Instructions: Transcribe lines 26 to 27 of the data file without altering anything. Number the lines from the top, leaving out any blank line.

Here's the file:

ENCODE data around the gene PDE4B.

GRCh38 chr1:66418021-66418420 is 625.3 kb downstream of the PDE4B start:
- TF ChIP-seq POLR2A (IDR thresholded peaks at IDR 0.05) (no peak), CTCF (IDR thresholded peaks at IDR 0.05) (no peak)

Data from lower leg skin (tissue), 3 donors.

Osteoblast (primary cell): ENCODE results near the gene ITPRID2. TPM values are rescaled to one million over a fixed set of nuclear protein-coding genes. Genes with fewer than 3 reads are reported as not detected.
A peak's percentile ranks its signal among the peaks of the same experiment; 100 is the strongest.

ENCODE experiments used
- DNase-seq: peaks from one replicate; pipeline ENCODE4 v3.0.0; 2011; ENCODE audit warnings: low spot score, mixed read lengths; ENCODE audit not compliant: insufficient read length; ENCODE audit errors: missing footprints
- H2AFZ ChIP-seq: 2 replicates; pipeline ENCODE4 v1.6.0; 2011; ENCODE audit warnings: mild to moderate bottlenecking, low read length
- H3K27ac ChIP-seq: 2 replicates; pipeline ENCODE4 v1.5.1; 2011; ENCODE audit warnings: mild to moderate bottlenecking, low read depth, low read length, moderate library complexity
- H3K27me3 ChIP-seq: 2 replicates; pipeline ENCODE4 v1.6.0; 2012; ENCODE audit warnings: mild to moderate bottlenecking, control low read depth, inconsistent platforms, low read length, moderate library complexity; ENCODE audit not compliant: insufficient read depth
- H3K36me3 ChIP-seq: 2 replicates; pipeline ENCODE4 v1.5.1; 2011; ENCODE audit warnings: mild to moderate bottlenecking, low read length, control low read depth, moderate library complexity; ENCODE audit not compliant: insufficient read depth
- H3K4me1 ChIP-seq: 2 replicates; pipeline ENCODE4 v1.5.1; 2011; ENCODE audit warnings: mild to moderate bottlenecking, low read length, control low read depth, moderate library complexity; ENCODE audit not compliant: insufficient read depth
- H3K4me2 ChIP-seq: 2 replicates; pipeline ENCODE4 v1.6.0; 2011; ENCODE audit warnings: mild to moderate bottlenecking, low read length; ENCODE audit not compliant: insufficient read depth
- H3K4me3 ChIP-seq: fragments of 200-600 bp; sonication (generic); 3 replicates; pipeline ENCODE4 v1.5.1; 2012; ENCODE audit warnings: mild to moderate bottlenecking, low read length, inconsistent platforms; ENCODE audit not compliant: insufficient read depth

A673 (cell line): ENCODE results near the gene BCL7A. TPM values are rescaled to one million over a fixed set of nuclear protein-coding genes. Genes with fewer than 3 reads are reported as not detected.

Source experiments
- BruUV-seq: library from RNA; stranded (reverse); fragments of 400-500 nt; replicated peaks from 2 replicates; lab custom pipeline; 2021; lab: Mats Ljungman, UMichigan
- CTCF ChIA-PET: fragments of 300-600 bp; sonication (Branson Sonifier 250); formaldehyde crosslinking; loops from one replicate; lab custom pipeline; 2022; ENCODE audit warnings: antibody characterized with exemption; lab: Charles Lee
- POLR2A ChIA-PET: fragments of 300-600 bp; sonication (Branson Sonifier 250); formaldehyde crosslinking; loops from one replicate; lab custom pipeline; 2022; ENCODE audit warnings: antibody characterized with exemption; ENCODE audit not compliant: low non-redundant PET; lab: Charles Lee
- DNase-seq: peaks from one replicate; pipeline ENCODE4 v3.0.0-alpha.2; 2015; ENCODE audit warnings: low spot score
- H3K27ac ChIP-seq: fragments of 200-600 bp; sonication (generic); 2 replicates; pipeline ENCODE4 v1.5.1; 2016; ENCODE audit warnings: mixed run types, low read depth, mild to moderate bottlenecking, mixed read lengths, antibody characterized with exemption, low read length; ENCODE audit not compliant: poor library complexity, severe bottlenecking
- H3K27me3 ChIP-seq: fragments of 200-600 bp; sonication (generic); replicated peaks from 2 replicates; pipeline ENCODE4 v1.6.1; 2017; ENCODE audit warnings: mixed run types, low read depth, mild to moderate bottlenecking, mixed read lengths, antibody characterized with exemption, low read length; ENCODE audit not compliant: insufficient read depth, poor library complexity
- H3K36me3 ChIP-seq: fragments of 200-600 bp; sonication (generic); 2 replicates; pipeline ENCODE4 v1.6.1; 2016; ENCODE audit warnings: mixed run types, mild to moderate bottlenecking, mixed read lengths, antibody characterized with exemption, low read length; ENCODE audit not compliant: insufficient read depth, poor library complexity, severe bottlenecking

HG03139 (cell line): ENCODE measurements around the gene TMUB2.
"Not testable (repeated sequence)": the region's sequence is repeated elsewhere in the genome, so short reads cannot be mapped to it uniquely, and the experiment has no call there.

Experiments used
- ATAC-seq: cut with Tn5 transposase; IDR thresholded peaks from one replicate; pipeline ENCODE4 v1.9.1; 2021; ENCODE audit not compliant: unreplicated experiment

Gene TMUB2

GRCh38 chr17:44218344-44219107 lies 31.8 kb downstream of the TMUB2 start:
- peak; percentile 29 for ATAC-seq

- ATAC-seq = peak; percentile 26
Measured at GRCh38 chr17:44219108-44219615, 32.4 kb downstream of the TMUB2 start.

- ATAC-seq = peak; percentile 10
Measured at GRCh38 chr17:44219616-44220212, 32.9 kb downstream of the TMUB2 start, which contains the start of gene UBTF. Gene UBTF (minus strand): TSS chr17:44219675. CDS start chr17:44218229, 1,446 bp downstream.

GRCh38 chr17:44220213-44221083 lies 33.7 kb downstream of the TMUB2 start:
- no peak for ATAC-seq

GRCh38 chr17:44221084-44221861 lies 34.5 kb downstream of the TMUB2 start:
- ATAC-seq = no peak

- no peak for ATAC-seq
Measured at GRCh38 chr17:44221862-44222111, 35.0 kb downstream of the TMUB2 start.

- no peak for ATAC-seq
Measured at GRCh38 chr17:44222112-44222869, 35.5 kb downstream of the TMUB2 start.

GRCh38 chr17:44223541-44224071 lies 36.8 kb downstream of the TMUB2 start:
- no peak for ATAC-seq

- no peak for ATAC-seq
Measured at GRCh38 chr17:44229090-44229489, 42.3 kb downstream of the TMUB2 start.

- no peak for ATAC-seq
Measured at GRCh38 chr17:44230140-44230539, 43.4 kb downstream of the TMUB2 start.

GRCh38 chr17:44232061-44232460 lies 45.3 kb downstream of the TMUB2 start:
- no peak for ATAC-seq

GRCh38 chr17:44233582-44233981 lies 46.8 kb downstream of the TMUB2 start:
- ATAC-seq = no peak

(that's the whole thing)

"Not testable (repeated sequence)": the region's sequence is repeated elsewhere in the genome, so short reads cannot be mapped to it uniquely, and the experiment has no call there.

Experiments used